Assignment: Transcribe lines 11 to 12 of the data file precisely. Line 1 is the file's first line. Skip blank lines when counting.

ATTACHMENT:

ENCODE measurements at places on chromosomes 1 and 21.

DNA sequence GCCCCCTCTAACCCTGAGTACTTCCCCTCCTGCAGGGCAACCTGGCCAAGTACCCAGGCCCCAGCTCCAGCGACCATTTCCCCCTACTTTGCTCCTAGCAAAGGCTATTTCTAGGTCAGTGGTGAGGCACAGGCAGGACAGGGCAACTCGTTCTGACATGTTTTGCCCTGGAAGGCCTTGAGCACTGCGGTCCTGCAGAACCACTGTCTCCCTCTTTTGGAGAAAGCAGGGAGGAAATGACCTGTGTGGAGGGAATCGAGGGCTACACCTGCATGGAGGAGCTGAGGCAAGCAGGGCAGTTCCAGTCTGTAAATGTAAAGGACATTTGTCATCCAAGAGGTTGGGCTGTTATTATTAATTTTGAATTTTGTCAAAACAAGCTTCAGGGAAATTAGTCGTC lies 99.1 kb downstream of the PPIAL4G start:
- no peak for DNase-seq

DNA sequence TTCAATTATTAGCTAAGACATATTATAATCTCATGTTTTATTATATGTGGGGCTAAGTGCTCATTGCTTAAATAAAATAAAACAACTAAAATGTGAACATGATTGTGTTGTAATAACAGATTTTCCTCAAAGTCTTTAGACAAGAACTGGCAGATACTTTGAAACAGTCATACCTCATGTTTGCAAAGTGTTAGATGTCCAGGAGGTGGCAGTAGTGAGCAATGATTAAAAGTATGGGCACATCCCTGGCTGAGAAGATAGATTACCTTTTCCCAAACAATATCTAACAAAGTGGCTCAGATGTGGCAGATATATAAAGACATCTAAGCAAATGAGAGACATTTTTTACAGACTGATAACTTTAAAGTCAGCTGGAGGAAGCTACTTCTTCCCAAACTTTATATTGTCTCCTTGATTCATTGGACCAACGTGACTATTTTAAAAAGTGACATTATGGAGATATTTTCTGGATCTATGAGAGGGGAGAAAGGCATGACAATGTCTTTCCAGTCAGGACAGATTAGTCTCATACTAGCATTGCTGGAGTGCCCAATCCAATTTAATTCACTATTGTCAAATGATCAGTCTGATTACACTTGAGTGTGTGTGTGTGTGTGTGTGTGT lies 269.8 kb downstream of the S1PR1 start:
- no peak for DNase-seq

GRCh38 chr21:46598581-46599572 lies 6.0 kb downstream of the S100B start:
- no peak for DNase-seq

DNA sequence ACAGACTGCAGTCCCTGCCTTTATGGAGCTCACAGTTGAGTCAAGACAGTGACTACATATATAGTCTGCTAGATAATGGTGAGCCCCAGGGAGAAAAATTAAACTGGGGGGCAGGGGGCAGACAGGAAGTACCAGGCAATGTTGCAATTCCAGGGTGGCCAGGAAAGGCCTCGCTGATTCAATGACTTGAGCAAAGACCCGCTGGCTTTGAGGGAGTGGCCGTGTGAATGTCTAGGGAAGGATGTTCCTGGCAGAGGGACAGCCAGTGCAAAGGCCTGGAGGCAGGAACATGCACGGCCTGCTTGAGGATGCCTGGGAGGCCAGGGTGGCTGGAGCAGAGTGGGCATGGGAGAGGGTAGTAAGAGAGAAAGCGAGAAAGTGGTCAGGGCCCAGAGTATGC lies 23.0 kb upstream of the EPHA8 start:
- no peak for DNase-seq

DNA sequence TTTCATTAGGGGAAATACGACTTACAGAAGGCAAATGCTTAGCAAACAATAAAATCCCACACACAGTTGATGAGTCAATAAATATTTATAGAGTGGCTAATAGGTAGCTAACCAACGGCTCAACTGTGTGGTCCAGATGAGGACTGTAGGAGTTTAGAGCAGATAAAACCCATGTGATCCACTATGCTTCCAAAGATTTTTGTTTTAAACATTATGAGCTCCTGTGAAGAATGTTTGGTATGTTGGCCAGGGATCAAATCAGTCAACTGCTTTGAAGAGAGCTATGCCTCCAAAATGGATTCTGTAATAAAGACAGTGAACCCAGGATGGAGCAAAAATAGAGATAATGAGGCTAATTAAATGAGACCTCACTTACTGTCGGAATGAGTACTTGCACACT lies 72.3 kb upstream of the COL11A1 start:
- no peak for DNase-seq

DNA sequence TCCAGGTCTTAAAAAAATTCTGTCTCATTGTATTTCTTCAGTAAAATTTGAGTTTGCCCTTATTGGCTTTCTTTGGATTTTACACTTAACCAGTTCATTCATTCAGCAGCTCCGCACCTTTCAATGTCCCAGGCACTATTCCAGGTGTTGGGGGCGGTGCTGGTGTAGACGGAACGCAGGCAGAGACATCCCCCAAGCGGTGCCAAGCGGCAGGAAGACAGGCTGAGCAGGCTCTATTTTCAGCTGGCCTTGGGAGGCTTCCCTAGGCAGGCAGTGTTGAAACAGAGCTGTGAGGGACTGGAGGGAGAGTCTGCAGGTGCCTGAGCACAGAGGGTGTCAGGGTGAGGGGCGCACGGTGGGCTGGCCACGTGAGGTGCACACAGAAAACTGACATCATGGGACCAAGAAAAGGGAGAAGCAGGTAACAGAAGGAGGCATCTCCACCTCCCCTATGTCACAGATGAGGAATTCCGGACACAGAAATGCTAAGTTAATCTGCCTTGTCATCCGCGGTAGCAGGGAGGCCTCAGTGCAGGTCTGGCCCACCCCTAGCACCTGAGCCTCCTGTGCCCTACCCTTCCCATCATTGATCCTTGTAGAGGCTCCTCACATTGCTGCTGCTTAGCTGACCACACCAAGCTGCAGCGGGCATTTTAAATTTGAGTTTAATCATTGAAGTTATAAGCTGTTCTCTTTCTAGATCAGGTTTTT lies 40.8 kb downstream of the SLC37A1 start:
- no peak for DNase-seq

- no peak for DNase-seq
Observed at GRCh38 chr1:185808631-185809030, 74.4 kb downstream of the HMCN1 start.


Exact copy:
- no peak for DNase-seq

DNA sequence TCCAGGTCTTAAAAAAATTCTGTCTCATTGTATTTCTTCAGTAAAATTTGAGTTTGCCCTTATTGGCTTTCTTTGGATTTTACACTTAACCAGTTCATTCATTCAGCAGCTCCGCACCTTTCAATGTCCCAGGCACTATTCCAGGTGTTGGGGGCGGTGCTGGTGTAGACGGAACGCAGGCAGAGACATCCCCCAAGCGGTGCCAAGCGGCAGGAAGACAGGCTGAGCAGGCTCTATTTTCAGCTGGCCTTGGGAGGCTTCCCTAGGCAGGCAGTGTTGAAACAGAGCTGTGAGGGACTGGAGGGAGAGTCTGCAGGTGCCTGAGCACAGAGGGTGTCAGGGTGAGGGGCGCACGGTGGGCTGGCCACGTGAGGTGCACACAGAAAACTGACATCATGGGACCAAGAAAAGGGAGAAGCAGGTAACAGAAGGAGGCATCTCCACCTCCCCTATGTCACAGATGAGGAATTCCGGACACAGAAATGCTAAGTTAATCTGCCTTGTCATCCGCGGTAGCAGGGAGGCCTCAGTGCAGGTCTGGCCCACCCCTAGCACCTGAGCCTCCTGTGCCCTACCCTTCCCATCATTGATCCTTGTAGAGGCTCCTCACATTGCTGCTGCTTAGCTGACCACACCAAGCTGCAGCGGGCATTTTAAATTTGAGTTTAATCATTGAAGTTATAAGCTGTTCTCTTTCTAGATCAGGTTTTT lies 40.8 kb downstream of the SLC37A1 start: